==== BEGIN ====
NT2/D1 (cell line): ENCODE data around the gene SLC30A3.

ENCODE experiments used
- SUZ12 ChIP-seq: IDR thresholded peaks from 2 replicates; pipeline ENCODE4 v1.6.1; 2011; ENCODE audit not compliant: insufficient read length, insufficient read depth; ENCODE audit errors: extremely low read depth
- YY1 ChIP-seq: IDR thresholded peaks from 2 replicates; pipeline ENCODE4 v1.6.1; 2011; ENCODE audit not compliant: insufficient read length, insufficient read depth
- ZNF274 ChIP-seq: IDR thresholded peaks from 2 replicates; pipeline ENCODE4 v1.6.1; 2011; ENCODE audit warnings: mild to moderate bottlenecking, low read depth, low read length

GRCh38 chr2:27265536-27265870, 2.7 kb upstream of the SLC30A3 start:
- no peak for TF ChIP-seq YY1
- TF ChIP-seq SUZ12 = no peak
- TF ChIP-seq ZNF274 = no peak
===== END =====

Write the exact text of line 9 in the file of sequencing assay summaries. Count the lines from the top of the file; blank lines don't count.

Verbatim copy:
- TF ChIP-seq ZNF274 = no peak